Nate Dogg wrote:
I never made good gains following any of Ian’s programs. I’m not saying they are bad programs (many rave about them), but I found that the volume of work was too low and the weights weren’t heavy enough until the later stages.
However, the best thing I learned from Ian King was the way he organizes training the body into movement patterns (horizontal pulling/pushing, vertical pulling/pushing, quad dominant, hip dominant, bis/tris, calves and abs). I’ve used that type of information when putting together my training programs and credit it to a lot of my success in the past few years.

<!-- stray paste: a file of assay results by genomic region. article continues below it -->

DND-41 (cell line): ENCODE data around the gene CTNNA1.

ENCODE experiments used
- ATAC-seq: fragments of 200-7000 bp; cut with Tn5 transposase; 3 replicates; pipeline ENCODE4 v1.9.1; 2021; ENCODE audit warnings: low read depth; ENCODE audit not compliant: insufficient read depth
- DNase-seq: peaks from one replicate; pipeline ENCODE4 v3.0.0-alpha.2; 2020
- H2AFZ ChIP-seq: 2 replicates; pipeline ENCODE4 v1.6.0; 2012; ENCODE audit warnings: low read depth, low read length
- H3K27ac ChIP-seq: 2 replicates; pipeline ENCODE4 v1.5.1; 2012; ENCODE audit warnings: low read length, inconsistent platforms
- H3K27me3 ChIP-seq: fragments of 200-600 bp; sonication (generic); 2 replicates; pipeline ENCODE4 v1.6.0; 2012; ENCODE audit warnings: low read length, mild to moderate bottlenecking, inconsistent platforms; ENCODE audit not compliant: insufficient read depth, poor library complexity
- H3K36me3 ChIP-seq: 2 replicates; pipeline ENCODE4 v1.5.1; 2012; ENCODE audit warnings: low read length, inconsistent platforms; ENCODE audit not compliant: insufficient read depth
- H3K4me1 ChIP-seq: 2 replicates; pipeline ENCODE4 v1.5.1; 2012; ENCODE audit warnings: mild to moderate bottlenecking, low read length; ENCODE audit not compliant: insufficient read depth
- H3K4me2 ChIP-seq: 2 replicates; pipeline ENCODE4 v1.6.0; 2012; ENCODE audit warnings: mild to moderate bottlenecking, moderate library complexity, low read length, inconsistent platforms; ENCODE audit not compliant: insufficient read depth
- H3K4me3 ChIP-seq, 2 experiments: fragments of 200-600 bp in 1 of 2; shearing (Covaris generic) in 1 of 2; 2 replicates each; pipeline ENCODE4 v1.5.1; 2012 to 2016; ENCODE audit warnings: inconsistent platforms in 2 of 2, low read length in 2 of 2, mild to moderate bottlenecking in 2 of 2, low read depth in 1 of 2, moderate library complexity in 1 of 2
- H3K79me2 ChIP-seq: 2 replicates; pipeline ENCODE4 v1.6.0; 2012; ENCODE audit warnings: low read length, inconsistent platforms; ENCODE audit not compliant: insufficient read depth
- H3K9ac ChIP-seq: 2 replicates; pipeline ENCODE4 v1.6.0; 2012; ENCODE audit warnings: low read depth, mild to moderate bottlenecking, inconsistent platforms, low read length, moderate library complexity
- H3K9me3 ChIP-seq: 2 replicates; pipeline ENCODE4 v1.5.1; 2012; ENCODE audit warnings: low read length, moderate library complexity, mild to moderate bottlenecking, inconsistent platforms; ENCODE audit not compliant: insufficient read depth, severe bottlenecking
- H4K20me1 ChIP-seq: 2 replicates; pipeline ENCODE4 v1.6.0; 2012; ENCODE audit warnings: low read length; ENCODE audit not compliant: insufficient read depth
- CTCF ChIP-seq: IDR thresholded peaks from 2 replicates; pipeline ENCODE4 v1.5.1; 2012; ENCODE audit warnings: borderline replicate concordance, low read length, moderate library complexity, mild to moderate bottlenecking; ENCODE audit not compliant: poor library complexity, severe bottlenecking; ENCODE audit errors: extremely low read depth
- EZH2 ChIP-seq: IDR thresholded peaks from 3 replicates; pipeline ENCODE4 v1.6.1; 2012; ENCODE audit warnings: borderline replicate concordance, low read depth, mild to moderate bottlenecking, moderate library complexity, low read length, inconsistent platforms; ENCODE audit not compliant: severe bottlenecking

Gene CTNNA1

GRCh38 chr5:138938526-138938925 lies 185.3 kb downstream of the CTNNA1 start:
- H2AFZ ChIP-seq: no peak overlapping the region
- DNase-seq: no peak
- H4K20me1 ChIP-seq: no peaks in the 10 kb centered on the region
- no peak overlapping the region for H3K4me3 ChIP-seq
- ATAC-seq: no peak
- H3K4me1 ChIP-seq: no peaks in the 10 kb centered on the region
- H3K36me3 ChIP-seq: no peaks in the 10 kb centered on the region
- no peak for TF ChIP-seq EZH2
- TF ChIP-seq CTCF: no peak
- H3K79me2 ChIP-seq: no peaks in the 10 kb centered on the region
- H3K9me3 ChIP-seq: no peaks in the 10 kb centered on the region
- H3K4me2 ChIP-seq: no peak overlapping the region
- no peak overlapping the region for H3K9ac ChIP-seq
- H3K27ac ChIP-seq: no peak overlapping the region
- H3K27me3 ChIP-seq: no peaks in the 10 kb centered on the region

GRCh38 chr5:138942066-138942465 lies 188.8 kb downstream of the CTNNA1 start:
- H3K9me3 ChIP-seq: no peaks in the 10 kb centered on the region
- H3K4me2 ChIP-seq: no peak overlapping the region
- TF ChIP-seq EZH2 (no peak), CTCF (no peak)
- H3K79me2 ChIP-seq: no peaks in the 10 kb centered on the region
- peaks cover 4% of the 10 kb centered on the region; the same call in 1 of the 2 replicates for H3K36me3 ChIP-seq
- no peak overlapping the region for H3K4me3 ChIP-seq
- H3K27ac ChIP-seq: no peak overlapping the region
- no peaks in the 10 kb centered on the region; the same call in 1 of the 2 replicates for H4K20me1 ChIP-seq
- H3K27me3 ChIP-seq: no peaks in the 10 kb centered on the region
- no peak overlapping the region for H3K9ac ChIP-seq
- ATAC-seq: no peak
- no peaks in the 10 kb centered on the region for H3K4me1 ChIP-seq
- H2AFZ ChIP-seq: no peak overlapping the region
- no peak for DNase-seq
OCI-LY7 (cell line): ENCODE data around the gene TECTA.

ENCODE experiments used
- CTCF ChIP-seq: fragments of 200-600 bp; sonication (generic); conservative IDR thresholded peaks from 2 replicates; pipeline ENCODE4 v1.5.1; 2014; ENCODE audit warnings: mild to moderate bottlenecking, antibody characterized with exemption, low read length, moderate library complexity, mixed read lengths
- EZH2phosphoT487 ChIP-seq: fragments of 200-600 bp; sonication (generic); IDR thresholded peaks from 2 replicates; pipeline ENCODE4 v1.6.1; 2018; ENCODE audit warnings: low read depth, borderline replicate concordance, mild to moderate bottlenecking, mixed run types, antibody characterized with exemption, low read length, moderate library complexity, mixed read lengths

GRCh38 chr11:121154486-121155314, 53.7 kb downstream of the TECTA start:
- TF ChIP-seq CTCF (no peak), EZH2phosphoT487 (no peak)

Yeah Nate, that was my first impression of the programs I have seen of Coach King’s.
I may give it a try however. I guess it won’t hurt to experiment a little.
On the converse though, I have heard that Coach Poliquins routines are a little bit too heavy on volume for a “natural” athlete. I have had good success with them however.
I used a lot of Poliquin’s stuff back in the day (96-98), and I made okay progress. Some of his stuff was a bit high in volume, but I figured out later that it wasn’t the volume that killed me (Renegade Training had way more volume), but the fact that I was wasting too much time on little stuff (A day for arms/shoulders??? A waste for me.)
I’ve made better gains hitting the body more often and using upper/lower body splits or full-body routines using many more compound exercises, more sets, less reps and more weight (CW stuff, Westside, full-body workouts with varying rep ranges).